The mild winter this year means that there is a high risk for Stewart's disease in the southern half of Iowa. We can expect high flea beetle populations in the spring, which will threaten susceptible dent corn inbreds and sweet corn hybrids. We also can expect considerable leaf damage during grain fill in some fields, resulting in yield loss. Seed producers in the southern part of the state should pay particular attention to early-season flea beetle populations.
||Stewart's disease symptoms.
Stewart's disease of corn is caused by the bacterium Pantoea stewartii (formerly Erwinia stewartii). It causes a fatal wilt disease in young plants of sweet corn and certain susceptible field corn inbreds, but usually we see the leaf blight phase, which can affect most dent corn inbreds and hybrids after pollination. The bacterium is spread by the corn flea beetle, and disease symptoms are almost always associated with flea beetle feeding. Stewart's disease symptoms on leaves are long, wavy streaks that are initially water soaked, and then turn yellow and die. When the disease is severe, whole leaves are killed. The pathogen can be seedborne, although seed transmission is extremely rare. Nevertheless, many countries prohibit the import of seed from affected fields.
The bacterium overwinters in the gut of the corn flea beetle, which in turn overwinters in the soil in ditches and other grassy areas.
||Corn flea beetle, carrier of Stewart's disease in corn.
||Severe late-season Stewart's disease in corn.
||Total collapse of susceptible sweet corn lines due to Stewart's disease.
The system to predict the survival of the insect and the risk of disease is based on winter temperatures. The index is calculated by simply adding the mean monthly temperatures for December, January, and February. When the average temperature for these three months added together exceeds 90° F, the environmental conditions favor survival of flea beetles and the risk of Stewart's disease is high. Table 1 shows the disease risk associated with different levels of the index.
In an average year, the index ranges from about 45 in Osceola County to about 79 around Keokuk. This year, the index is much higher, as indicated in Table 2. Values are near or above 90 for most of the southern half of the state, with the highest numbers occurring in the southeast.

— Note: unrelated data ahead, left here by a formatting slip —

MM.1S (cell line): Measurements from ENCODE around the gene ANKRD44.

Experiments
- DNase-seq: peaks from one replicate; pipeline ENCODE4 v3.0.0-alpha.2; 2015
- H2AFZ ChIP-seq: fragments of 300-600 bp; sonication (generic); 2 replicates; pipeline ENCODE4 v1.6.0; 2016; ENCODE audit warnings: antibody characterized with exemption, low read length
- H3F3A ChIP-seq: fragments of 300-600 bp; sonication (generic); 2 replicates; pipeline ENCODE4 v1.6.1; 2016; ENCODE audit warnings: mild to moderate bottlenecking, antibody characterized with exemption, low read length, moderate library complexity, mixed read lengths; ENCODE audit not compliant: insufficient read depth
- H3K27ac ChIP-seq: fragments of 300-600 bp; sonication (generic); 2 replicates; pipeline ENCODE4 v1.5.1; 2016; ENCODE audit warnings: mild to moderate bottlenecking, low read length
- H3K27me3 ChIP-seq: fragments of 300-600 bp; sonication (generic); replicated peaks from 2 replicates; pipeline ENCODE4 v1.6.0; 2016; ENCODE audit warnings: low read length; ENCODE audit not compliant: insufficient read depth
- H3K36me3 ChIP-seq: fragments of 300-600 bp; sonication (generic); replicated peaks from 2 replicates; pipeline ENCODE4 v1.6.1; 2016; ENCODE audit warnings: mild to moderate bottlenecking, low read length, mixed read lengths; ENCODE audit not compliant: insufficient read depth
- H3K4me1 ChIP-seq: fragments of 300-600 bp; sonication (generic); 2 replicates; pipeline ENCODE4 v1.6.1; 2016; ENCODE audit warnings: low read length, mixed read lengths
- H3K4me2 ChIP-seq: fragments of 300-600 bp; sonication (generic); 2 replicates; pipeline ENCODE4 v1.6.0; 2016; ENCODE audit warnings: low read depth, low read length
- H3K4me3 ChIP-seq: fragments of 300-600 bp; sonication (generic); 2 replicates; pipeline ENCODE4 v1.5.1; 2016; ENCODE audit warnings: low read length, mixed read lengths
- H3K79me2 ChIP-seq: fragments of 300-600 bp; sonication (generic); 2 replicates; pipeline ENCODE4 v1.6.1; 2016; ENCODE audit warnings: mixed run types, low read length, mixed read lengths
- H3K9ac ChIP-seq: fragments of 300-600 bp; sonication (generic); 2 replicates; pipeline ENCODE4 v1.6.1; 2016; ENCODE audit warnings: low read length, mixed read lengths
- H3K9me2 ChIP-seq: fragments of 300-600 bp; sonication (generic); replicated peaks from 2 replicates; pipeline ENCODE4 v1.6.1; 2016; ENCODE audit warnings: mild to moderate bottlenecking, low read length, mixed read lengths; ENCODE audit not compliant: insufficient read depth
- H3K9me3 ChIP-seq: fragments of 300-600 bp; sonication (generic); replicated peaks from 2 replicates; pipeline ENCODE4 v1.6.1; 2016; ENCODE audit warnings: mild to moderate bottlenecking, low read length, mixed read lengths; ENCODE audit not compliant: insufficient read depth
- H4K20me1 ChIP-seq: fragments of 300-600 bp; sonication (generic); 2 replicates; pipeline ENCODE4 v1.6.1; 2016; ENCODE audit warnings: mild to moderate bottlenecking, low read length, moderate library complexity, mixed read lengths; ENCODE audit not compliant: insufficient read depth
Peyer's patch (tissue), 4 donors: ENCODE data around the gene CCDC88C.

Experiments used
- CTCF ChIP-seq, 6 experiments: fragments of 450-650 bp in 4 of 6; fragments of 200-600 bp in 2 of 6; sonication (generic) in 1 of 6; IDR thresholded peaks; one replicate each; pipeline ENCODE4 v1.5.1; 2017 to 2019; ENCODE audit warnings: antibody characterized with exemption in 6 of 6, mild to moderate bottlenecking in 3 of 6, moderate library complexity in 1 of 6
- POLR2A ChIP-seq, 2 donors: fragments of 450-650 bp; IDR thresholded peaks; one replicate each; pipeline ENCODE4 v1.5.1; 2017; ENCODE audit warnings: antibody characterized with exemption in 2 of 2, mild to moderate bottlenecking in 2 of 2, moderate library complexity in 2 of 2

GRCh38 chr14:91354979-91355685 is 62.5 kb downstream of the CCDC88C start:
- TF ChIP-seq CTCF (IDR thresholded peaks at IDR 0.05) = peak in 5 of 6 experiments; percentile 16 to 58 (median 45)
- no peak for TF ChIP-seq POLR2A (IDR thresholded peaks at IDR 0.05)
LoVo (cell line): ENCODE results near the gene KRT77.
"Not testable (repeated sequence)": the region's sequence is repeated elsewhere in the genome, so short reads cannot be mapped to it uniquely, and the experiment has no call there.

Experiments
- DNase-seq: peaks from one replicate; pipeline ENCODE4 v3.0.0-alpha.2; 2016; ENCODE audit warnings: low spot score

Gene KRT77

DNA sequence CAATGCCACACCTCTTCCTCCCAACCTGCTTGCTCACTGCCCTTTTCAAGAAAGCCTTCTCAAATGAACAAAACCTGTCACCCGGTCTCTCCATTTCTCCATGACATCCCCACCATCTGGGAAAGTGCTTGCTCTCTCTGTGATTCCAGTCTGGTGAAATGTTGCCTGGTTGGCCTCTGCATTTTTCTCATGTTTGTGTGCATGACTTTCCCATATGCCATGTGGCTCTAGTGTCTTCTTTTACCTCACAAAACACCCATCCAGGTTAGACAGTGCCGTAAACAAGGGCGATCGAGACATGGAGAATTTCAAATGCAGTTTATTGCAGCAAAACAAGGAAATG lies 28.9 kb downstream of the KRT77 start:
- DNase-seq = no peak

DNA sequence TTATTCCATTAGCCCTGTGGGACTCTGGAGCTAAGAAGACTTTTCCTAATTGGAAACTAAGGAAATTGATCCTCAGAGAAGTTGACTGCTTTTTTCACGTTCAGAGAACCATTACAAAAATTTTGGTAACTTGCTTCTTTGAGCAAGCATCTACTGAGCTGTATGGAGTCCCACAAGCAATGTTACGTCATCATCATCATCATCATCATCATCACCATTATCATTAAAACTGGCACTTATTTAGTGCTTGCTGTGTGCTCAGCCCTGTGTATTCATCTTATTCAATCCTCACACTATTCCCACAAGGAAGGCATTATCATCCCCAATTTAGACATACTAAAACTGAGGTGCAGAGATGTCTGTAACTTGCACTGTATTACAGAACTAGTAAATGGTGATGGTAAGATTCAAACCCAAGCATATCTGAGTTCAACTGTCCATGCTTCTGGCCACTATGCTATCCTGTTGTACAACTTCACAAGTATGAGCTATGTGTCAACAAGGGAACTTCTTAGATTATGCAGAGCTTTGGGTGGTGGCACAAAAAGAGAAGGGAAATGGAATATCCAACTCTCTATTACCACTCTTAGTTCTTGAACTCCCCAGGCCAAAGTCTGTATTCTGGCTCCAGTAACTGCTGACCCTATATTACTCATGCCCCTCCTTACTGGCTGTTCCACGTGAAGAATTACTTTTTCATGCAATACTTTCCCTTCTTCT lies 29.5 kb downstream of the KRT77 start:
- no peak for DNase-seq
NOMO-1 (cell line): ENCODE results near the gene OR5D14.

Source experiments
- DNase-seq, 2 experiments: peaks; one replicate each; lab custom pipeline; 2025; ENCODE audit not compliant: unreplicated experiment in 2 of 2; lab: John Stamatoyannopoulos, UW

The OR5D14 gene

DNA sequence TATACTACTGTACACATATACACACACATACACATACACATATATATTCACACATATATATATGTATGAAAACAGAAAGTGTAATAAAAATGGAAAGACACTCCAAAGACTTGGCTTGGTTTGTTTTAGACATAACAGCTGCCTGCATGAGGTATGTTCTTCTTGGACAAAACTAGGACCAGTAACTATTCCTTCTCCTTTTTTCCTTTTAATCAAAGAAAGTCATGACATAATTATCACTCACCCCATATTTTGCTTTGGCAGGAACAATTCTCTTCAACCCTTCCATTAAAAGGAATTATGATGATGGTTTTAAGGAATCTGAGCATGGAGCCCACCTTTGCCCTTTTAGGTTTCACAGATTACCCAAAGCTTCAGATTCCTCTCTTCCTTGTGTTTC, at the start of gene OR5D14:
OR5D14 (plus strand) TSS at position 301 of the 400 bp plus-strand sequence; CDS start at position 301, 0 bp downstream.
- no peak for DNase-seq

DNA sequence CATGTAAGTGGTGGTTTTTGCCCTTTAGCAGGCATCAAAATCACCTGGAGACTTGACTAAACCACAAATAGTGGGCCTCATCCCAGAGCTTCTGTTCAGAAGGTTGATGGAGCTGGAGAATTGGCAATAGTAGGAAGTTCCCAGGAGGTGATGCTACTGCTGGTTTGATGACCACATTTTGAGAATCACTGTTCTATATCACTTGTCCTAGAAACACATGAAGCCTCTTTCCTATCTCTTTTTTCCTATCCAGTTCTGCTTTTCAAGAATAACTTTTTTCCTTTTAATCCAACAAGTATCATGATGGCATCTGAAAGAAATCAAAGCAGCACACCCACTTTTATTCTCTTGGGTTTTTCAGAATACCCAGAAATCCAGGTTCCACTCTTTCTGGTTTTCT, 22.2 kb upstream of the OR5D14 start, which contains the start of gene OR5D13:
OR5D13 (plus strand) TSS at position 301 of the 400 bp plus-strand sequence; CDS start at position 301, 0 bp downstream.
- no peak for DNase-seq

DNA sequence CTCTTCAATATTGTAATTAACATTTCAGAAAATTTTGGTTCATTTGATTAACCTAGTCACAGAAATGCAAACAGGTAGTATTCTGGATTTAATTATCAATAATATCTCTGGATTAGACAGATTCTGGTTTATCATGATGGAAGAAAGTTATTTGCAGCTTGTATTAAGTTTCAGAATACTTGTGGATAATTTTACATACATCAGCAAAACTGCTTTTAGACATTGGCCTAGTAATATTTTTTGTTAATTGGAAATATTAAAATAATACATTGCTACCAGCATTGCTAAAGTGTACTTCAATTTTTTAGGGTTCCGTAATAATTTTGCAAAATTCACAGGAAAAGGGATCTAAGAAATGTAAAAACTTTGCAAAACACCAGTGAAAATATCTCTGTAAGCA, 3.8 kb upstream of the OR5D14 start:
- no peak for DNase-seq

If corn flea beetle populations are high early in the season, they can damage corn plants even in the absence of P. stewartii. You can control Stewart's disease on susceptible corn by controlling the corn flea beetle with a foliar insecticide. Use the following thresholds: in field corn prior to stage V5, 50 percent of plants with severe feeding injury and 5 or more beetles per plant; in seed corn on susceptible inbreds, 10 percent of the plants with severe feeding injury and 2 or more beetles per plant. There are a number of insecticides registered for flea beetles. These insecticides and the manufacturer's recommended labeled rates are as follows:
- Ambush (6.4-12.8 oz/acre)
- Asana XL (5.8-9.6 oz/acre)
- Furadan 4F (1 qt/acre)
- Lannate LV (12-24 oz/acre)
- Lorsban 4E (1-2 pt/acre)
- Penncap M (2-3 pt/acre)
- Pounce 3.2 EC (4-8 oz/acre)
- Sevin XLR Plus (1-2 qt/acre)
- Warrior (2.56-3.84 oz/acre)
A new systemic insecticide, formulated as the seed treatment Gaucho, also has been shown to reduce flea beetle feeding and Stewart's disease. This compound is not yet registered for corn, but it is expected to receive a label some time this year. There is a small possibility that it will be available in time for planting, but that possibility is shrinking each day.
Table 1. Stevens-Boewe Index for prediction of Stewart's disease.
||Leaf blight severity
||Moderate to severe
||Light to moderate
Table 2. Stevens-Boewe Indices for Iowa in 1995.
||Stevens-Boewe Index (selected stations)
This article originally appeared on pages 39-40 of the IC-480 (5) -- April 13, 1998 issue.